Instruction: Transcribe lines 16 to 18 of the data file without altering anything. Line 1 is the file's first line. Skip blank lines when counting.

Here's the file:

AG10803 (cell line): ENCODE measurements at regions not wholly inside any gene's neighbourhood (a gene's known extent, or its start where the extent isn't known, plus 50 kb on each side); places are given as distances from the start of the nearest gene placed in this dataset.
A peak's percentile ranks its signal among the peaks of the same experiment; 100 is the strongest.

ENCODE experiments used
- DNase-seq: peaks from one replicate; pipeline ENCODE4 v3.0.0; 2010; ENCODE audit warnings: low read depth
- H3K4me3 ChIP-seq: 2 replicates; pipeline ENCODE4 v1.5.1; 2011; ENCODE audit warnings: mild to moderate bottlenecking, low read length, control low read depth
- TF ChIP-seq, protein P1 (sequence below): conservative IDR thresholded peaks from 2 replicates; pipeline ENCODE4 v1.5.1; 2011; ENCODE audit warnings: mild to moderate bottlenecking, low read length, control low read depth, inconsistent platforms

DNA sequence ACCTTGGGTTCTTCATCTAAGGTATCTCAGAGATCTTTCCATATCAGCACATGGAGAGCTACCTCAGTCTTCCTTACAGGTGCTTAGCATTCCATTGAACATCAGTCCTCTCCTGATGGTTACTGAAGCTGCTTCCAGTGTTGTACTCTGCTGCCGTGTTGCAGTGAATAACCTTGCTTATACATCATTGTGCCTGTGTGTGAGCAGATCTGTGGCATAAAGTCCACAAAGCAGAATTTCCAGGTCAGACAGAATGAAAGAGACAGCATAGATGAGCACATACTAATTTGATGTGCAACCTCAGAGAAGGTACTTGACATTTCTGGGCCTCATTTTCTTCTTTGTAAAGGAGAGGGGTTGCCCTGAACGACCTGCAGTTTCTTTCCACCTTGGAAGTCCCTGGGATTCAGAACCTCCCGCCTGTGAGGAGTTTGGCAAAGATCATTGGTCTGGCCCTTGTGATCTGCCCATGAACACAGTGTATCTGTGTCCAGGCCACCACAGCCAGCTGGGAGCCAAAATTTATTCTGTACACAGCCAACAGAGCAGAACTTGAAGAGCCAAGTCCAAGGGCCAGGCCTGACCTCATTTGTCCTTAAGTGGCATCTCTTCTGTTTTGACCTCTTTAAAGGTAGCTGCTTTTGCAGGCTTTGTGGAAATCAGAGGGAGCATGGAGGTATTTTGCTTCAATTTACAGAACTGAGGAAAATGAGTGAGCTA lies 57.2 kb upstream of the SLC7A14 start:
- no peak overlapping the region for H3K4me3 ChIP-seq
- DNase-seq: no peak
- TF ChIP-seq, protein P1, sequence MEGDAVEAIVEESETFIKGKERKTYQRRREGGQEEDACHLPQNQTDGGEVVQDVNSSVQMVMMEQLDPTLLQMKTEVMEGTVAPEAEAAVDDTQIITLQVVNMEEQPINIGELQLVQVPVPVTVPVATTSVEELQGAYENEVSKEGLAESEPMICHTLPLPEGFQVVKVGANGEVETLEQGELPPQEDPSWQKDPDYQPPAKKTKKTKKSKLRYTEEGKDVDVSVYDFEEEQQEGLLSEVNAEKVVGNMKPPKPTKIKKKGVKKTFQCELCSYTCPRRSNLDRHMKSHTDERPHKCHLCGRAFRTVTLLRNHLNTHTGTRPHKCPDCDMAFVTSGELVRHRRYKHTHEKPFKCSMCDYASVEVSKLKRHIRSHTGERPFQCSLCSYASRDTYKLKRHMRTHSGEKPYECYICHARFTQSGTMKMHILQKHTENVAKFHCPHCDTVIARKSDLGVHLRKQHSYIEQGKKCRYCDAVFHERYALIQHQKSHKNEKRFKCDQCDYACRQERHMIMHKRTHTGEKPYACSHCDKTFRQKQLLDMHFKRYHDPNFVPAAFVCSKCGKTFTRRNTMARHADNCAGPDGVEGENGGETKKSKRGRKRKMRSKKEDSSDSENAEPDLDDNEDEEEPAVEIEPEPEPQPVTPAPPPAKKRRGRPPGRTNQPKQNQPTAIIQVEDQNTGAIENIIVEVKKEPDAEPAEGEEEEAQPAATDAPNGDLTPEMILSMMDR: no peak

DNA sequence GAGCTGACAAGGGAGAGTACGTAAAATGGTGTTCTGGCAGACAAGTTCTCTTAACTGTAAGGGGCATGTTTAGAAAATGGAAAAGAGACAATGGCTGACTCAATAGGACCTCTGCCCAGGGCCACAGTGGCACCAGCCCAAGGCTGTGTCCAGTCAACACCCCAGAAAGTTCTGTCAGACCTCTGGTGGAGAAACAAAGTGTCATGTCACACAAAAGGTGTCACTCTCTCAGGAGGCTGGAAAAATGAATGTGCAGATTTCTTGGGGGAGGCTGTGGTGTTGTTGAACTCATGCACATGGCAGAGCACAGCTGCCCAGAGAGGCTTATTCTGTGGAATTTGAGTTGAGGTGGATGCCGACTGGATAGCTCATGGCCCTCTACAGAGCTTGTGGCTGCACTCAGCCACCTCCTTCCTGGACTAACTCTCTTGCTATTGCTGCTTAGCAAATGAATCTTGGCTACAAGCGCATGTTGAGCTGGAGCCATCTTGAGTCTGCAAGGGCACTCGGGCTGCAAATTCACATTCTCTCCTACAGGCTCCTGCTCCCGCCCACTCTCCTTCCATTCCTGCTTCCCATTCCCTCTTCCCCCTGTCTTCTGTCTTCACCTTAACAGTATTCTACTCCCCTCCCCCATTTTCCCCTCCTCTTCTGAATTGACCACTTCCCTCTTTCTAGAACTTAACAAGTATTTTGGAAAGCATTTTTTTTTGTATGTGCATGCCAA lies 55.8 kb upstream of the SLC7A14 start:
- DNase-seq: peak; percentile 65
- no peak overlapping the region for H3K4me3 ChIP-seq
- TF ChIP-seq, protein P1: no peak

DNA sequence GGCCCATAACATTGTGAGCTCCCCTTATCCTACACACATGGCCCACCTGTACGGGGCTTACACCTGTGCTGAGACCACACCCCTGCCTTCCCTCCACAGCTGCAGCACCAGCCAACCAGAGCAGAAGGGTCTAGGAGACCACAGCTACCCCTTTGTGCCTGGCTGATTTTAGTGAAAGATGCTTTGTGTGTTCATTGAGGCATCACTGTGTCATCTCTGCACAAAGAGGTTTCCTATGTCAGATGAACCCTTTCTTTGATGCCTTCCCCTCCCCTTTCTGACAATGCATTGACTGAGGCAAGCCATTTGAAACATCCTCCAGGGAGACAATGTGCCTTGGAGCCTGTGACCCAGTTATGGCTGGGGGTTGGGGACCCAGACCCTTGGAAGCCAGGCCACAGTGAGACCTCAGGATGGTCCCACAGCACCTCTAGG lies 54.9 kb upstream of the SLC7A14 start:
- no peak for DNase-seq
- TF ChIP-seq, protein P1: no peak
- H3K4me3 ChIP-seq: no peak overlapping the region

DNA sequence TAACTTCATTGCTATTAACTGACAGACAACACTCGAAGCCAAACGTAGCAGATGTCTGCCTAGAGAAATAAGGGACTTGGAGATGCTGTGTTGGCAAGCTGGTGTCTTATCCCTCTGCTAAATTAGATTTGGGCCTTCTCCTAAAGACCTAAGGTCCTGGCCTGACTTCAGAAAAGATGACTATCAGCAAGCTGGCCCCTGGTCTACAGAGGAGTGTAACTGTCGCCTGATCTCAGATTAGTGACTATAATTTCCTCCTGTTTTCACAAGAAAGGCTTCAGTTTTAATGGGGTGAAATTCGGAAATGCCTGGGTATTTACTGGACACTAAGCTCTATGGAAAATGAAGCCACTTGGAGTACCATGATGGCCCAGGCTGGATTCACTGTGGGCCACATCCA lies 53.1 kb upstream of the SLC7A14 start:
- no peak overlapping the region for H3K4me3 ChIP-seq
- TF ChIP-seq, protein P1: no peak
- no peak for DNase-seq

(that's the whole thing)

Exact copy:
- no peak for DNase-seq
- TF ChIP-seq, protein P1: no peak
- H3K4me3 ChIP-seq: no peak overlapping the region